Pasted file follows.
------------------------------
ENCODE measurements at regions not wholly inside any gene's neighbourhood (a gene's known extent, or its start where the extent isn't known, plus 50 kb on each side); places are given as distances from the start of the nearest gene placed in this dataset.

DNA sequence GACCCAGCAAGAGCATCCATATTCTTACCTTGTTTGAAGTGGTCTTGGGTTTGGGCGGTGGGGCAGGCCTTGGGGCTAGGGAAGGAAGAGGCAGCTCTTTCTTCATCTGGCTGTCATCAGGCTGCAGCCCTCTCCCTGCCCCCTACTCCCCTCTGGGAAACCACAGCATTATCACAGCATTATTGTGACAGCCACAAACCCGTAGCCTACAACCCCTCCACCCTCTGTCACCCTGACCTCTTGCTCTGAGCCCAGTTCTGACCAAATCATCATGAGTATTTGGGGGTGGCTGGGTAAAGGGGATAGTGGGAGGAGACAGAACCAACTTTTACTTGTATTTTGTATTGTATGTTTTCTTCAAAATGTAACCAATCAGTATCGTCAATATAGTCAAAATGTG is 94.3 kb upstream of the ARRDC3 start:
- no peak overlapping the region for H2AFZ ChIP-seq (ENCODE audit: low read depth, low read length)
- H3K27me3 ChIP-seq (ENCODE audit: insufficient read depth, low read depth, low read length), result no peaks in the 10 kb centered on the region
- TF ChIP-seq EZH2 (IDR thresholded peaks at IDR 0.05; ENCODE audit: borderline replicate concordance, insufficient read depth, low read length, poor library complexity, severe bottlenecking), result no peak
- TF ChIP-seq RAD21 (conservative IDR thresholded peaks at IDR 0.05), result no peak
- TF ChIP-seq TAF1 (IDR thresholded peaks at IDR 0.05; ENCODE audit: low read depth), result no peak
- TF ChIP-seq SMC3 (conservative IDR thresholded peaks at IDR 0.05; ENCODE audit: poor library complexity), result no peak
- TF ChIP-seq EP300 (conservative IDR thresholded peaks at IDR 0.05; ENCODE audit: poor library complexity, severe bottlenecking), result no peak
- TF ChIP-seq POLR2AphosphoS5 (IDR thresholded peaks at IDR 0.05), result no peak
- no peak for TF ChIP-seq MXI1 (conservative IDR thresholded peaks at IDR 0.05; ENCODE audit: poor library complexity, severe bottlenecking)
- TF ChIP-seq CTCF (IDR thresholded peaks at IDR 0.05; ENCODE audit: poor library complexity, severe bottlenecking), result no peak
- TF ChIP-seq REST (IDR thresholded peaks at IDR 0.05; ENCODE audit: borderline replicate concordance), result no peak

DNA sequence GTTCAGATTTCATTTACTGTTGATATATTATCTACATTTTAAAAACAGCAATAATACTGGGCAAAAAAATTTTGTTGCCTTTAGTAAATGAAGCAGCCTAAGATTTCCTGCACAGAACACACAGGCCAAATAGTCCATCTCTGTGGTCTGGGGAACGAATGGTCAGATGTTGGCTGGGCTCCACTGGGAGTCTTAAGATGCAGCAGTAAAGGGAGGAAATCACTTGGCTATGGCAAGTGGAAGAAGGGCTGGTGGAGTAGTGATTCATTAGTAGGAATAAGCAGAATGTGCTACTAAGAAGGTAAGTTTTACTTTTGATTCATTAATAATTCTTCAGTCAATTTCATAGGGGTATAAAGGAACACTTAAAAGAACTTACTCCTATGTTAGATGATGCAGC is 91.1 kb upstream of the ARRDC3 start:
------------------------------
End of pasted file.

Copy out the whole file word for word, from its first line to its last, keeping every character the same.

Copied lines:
ENCODE measurements at regions not wholly inside any gene's neighbourhood (a gene's known extent, or its start where the extent isn't known, plus 50 kb on each side); places are given as distances from the start of the nearest gene placed in this dataset.

DNA sequence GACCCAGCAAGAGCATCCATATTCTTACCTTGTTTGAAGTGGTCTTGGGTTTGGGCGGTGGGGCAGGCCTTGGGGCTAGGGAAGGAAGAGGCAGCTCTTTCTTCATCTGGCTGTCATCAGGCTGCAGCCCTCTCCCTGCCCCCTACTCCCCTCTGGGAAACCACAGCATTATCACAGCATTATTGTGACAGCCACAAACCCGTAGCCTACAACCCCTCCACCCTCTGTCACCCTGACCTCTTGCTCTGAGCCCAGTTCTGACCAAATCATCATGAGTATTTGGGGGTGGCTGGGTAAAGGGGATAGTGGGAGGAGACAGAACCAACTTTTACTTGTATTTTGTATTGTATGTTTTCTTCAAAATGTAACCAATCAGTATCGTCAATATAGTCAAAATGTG is 94.3 kb upstream of the ARRDC3 start:
- no peak overlapping the region for H2AFZ ChIP-seq (ENCODE audit: low read depth, low read length)
- H3K27me3 ChIP-seq (ENCODE audit: insufficient read depth, low read depth, low read length), result no peaks in the 10 kb centered on the region
- TF ChIP-seq EZH2 (IDR thresholded peaks at IDR 0.05; ENCODE audit: borderline replicate concordance, insufficient read depth, low read length, poor library complexity, severe bottlenecking), result no peak
- TF ChIP-seq RAD21 (conservative IDR thresholded peaks at IDR 0.05), result no peak
- TF ChIP-seq TAF1 (IDR thresholded peaks at IDR 0.05; ENCODE audit: low read depth), result no peak
- TF ChIP-seq SMC3 (conservative IDR thresholded peaks at IDR 0.05; ENCODE audit: poor library complexity), result no peak
- TF ChIP-seq EP300 (conservative IDR thresholded peaks at IDR 0.05; ENCODE audit: poor library complexity, severe bottlenecking), result no peak
- TF ChIP-seq POLR2AphosphoS5 (IDR thresholded peaks at IDR 0.05), result no peak
- no peak for TF ChIP-seq MXI1 (conservative IDR thresholded peaks at IDR 0.05; ENCODE audit: poor library complexity, severe bottlenecking)
- TF ChIP-seq CTCF (IDR thresholded peaks at IDR 0.05; ENCODE audit: poor library complexity, severe bottlenecking), result no peak
- TF ChIP-seq REST (IDR thresholded peaks at IDR 0.05; ENCODE audit: borderline replicate concordance), result no peak

DNA sequence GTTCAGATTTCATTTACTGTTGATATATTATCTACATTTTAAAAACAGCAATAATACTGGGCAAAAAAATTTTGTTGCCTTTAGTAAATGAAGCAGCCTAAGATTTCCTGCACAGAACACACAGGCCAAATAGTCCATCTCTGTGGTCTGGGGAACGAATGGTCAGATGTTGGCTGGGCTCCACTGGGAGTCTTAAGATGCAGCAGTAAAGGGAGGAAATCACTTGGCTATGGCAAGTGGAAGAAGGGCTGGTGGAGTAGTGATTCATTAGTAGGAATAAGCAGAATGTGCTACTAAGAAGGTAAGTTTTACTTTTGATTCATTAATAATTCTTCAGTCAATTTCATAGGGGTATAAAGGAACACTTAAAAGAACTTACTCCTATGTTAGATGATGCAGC is 91.1 kb upstream of the ARRDC3 start: